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How to Teach Children and Teenagers the Value of Money

By Edited Sep 25, 2015 2 4

Teach your child how to manage money

Teach children the value of money





For many reasons I believe that our children do not understand the value of money anymore. Often parents give them whatever they ask for without batting an eye especially the more wealthy families. This is not good for our children's wellbeing.

I am not saying that it is the parent's fault it happens all over the world. Computers and calculators make it far too easy for them; they do not have to use their brains anymore. Teachers do their best, but they no longer have the control in a classroom of children. Teachers have lost their right to punish troublemakers and children disrupting the classroom.

In this article I hope to give you a few ideas on how to teach children and teenagers the value of money, and how to get the best out of saving and spending their earnings or allowance.

Start teaching them about coins

Begin by teaching children what coins are, and how much each coin is worth. By helping them to count coins you will actually be teaching them to add as well as learn how much money they have.

Make a game out of it, by playing shopkeepers. Ask them to draw coins on a piece of paper and cut them out, then pretend to go shopping with their paper money. Have some ornaments or toys on a cupboard and put a price on each one. Then see if they can add up some paper coins to the total of one of the toys to see if they have enough to buy it.

Invite their playmates in to join in the fun and add extra incentive. There are many ways to make games out of this type of thing with a little imagination on your part.

Paper Money

Once they have learned the value of the coins, explain and show them the values of paper money. Once they have gained experienced with this they will need to put their lessons into action.

Saving their money

Give your children an allowance. No do not give them twenty dollars a week. I suggest you start with younger children by giving them two dollars a week. For this they need to do a few jobs each week. Simple jobs like keeping their rooms tidy, drying up the cutlery, or the plastics.

To make this successful draw up a roster of each job they have to do. Each child has its own roster. If they forget or decide they do not want to do the jobs, deduct five cents each time.

I know you think that is mean. No it is teaching them to be responsible and that money does not grow on trees. If they do their jobs then they can save their money. Let them decide how much they spend. Try to encourage them to save half and spend half. That way they are learning to save up for the really good things they want.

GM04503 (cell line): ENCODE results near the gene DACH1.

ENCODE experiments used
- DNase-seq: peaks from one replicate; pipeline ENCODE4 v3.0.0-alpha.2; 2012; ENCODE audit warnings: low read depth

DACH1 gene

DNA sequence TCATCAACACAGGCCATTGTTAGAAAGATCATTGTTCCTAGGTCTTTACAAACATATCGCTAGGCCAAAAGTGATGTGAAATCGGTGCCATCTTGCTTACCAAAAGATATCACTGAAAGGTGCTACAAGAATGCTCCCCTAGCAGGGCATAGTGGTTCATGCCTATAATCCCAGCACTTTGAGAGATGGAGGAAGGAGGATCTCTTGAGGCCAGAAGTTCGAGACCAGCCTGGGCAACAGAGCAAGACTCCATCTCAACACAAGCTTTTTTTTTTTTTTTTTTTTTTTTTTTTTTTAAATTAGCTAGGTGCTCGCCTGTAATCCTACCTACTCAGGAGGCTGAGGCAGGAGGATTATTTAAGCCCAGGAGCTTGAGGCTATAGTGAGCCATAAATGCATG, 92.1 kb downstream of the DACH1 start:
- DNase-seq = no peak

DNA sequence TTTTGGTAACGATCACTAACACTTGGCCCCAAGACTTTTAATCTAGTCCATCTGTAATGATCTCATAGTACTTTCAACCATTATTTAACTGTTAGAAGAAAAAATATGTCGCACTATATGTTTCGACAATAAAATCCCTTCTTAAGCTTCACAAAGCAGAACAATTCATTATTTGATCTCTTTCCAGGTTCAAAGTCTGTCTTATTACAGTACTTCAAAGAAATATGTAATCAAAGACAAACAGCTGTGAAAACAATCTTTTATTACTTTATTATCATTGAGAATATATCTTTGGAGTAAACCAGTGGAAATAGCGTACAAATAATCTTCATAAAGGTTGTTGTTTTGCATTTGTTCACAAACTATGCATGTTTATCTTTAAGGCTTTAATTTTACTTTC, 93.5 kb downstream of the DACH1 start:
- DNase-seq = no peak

Money boxes and setting goals

Learn to earn money then spend it

These are a great way to encourage children and adults to save their money for something special. Ask them to find a picture of something that they really want. Put this picture on the fridge to give them an added incentive and a goal to save their money.

Going Shopping for real

Now is the time to put their lessons into practice. Each week let them spend the amount they have decided upon. They should now understand that if an item costs three dollars and they only have two then they have to wait and save more.

As they go through the checkouts every time you go shopping show them the docket and ask them to tell you how much change you should get. This will also help them with their maths.

I cannot stress enough just how many young shop assistants cannot count back the change to their customers. If the power goes off and the cash register does not tell them how much change to give out, they stand there dumbfounded. They have no clue how much money to give the customer.

While working in a retail shop I found that all my juniors had this problem. I taught them all how to work out the change and to always count the money out into the customers hand. On the odd chance that they have picked up two notes stuck together, they will often notice it when counting back.

Writing checks

Show them how to write a cheque. Again you can use play cheques for them to spend with their playmates.

Investing and Buying

The older children could play Monopoly this is a great game to encourage the value of saving, buying and then investing their money.

How to Budget

Learning how to budget is very important for everyone. Write down how much you need for fuel, bus fares and everything that you have to pay each week. Allow yourself a couple of dollars for the unexpected. Whatever is left put it into a savings bank account? Try to save half your earnings every week.

In conclusion

I hope you haved learned some good ideas on how to teach children and teenagers the value of money. Do not spend more than you earn. Do not put anything on credit cards.

Learn to go without if you cannot afford to pay for it. You will be better off in the long run than most of your friends if you follow most of the above suggestions.








Jan 24, 2010 9:27am
great advice. Many parents just sort of take it for granted children will understnad money. This is probably why so many do not.
Feb 2, 2010 7:33am
ethel, yes thats what I reckon too.
Feb 2, 2010 7:07am
Great article about teaching children the value of money! For years I have been letting my kids choose one food item as a treat at the grocery store. It didn't matter what it was they could only choose one. In the begining it would be a piece of gum or a lollipop. Now, that they know the value of money, they pick a pizza, box of cereal, case of jello..... See they have gotten wise to the sytem lol.
Feb 2, 2010 7:35am
cWilliam, very true I think kids have been here before, they are more clever than us.
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